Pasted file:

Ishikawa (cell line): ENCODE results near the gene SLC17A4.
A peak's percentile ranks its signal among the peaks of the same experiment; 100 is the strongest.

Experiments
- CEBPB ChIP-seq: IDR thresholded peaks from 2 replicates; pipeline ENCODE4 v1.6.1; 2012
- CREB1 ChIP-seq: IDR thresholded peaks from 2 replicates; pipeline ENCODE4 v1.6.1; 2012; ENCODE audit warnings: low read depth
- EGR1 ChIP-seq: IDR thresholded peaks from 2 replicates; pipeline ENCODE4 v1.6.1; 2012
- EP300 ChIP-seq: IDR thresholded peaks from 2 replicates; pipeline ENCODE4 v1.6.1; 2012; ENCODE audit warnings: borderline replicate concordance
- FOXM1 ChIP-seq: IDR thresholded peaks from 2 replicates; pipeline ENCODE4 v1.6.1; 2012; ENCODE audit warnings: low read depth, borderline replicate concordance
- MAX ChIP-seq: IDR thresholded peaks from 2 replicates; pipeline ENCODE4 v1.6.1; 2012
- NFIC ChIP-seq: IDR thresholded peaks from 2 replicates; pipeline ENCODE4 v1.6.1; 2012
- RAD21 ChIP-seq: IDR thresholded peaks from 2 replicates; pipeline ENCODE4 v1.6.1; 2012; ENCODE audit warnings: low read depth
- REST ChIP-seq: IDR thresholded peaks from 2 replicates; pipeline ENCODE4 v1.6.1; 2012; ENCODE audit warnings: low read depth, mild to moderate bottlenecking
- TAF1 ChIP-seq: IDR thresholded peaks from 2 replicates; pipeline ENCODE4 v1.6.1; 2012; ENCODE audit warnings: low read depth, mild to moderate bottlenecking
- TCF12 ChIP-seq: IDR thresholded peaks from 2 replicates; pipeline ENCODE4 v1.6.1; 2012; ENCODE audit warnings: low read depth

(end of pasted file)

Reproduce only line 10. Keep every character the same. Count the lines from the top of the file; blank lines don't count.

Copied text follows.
- NFIC ChIP-seq: IDR thresholded peaks from 2 replicates; pipeline ENCODE4 v1.6.1; 2012